Hereinafter, the operation of the optical tomography imaging apparatus 200 having the above construction will be described. When obtaining a tomographic image, first, the base 73 is moved in the direction of arrow A, to adjust the optical path length such that the measurement target Sb is positioned within a measurable region. Thereafter, the light beam La is emitted from the variable wavelength laser 9. The light beam La is divided into the measuring light beam L1 and the reference light beam L2 by the light dividing means 53. The measuring light beam L1 is emitted within the body cavity from the optical probe 230, and irradiated on the measurement target Sb. At this time, the measuring light beam L1 scans the measurement target Sb one dimensionally, by the optical probe 230 operating as described above. The reflected light beam L3, reflected by the measurement target Sb, is multiplexed with the reference light beam L2, reflected by the mirror 72, to form the coherent light beam L4. The coherent light beam L4 is detected by the coherent light detecting means 240.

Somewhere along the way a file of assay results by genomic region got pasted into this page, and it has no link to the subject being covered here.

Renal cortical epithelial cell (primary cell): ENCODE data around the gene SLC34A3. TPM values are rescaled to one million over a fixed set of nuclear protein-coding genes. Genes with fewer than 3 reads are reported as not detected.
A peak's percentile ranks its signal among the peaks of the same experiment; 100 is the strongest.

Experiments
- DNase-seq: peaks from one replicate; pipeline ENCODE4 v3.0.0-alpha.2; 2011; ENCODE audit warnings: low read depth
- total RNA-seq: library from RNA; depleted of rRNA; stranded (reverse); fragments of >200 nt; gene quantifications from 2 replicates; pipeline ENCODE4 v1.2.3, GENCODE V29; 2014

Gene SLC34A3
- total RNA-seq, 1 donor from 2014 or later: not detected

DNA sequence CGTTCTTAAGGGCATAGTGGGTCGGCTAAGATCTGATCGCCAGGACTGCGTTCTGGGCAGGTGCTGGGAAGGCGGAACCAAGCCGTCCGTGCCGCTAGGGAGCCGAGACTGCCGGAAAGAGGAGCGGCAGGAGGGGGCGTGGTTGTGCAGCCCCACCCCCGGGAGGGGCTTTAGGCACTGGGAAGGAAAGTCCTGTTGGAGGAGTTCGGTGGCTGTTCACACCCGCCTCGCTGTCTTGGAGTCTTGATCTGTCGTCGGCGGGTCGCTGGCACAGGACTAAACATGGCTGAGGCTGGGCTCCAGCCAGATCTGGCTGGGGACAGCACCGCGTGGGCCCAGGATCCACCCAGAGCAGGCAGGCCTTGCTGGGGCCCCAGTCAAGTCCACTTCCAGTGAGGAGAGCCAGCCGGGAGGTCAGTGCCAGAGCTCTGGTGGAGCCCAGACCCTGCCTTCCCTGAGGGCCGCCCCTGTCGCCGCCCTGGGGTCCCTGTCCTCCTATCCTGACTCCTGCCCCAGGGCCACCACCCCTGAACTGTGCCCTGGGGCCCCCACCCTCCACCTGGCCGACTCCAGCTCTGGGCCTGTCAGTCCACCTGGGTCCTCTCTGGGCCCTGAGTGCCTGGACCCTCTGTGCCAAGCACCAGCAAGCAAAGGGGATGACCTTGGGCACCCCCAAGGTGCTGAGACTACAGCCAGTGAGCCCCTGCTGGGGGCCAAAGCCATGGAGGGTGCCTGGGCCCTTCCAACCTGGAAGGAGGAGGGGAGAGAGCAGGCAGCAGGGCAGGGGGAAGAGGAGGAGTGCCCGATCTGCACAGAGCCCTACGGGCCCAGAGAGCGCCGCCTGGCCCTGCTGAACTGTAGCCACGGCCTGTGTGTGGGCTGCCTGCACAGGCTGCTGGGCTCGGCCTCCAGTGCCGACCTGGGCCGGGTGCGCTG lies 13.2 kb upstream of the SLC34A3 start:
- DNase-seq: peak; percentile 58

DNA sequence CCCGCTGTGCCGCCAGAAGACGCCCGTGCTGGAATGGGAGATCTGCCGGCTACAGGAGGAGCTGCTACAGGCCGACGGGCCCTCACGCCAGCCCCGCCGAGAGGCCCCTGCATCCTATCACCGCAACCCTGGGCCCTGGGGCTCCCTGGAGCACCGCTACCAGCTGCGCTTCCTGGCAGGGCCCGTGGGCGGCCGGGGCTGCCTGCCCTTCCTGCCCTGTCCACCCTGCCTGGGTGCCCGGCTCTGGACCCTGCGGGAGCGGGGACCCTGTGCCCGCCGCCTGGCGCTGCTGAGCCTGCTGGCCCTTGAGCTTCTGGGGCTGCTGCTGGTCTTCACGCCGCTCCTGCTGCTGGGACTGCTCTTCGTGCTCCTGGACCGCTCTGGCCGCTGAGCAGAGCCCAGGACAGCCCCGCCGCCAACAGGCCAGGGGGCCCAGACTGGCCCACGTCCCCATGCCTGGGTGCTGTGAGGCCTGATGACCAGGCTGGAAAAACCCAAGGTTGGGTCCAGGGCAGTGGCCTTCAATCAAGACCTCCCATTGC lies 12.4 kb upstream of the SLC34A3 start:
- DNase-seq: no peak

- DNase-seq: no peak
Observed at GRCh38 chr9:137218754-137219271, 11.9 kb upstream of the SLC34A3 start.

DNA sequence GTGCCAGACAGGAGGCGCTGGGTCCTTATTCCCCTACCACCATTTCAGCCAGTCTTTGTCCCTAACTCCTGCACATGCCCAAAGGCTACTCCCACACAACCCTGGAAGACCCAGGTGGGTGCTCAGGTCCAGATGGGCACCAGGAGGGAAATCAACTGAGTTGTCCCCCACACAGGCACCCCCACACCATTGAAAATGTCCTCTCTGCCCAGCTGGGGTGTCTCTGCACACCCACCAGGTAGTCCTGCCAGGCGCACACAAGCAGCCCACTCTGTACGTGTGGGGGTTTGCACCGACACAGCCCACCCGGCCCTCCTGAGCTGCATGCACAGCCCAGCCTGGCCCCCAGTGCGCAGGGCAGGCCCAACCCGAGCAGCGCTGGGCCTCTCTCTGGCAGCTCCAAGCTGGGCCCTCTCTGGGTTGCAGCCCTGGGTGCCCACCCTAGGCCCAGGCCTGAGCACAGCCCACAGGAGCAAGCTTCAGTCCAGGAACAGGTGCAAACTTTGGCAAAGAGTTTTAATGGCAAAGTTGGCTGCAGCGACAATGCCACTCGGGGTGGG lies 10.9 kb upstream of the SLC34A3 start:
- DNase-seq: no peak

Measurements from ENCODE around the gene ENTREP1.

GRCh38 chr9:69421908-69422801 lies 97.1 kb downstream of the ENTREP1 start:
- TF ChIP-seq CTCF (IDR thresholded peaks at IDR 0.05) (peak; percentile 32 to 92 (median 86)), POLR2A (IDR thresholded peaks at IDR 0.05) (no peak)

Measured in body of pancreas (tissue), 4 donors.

Here, detection of the coherent light beam L4 by the coherent light detecting means 240 and image generation by the image obtaining means 291 will be described briefly. Note that a detailed description of these two points can be found in M. Takeda, “Optical Frequency Scanning Interference Microscopes”, Optics Engineering Contact, Vol. 41, No. 7, pp. 426-432, 2003.

When the measuring light beam L1 is irradiated onto the measurement target Sb, the reflected light beams L3, which are reflected at various depths within the measurement target Sb, and the reference light beam L2 interfere with each other, with various optical path length differences. By designating the optical intensity of the interference pattern with respect to each of the optical path length differences l as S(l), the optical intensity I(k) detected by the coherent light detecting means 290 can be expressed as:
I(k)=∫0 S(l)[1+cos(kl)]dl
wherein:

k: wave number

l: optical path length difference

The above formula may be considered as being provided as an interferogram of an optical frequency range, in which the wave number k=ω/c is a variable. For this reason, the image obtaining means 241 administers Fourier transform on the spectral interference pattern detected by the coherent light detecting means 240, to determine the optical intensity S(I) of the coherent light beam L4. Thereby, data regarding the distance from a measuring position within the measurement target Sb and data regarding the intensity of the reflected light beam can be obtained, and generation of tomographic images is enabled. The generated tomographic images are displayed on the display apparatus 242.